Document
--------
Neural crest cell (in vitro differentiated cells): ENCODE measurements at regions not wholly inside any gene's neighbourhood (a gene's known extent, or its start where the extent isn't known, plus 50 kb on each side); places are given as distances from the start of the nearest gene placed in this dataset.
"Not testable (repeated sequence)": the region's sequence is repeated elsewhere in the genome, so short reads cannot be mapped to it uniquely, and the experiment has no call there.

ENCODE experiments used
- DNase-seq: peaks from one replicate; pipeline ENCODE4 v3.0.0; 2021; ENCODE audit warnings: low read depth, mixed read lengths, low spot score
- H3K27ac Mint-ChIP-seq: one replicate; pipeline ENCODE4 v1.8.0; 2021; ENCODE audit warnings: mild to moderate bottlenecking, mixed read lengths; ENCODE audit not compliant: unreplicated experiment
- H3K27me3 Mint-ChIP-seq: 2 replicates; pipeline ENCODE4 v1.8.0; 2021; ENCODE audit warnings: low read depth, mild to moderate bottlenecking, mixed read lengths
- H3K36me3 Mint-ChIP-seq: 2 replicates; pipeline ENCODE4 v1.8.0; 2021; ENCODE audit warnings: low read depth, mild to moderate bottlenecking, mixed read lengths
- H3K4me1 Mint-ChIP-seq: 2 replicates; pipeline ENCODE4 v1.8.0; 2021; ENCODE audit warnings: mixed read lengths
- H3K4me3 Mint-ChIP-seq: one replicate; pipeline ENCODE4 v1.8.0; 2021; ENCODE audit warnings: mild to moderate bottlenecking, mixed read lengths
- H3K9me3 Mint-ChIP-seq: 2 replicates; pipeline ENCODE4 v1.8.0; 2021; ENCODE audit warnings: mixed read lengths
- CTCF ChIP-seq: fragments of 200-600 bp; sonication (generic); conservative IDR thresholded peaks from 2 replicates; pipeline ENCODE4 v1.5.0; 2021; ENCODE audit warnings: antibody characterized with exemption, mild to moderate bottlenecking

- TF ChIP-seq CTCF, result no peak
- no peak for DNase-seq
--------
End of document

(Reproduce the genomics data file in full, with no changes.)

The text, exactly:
Neural crest cell (in vitro differentiated cells): ENCODE measurements at regions not wholly inside any gene's neighbourhood (a gene's known extent, or its start where the extent isn't known, plus 50 kb on each side); places are given as distances from the start of the nearest gene placed in this dataset.
"Not testable (repeated sequence)": the region's sequence is repeated elsewhere in the genome, so short reads cannot be mapped to it uniquely, and the experiment has no call there.

ENCODE experiments used
- DNase-seq: peaks from one replicate; pipeline ENCODE4 v3.0.0; 2021; ENCODE audit warnings: low read depth, mixed read lengths, low spot score
- H3K27ac Mint-ChIP-seq: one replicate; pipeline ENCODE4 v1.8.0; 2021; ENCODE audit warnings: mild to moderate bottlenecking, mixed read lengths; ENCODE audit not compliant: unreplicated experiment
- H3K27me3 Mint-ChIP-seq: 2 replicates; pipeline ENCODE4 v1.8.0; 2021; ENCODE audit warnings: low read depth, mild to moderate bottlenecking, mixed read lengths
- H3K36me3 Mint-ChIP-seq: 2 replicates; pipeline ENCODE4 v1.8.0; 2021; ENCODE audit warnings: low read depth, mild to moderate bottlenecking, mixed read lengths
- H3K4me1 Mint-ChIP-seq: 2 replicates; pipeline ENCODE4 v1.8.0; 2021; ENCODE audit warnings: mixed read lengths
- H3K4me3 Mint-ChIP-seq: one replicate; pipeline ENCODE4 v1.8.0; 2021; ENCODE audit warnings: mild to moderate bottlenecking, mixed read lengths
- H3K9me3 Mint-ChIP-seq: 2 replicates; pipeline ENCODE4 v1.8.0; 2021; ENCODE audit warnings: mixed read lengths
- CTCF ChIP-seq: fragments of 200-600 bp; sonication (generic); conservative IDR thresholded peaks from 2 replicates; pipeline ENCODE4 v1.5.0; 2021; ENCODE audit warnings: antibody characterized with exemption, mild to moderate bottlenecking

- TF ChIP-seq CTCF, result no peak
- no peak for DNase-seq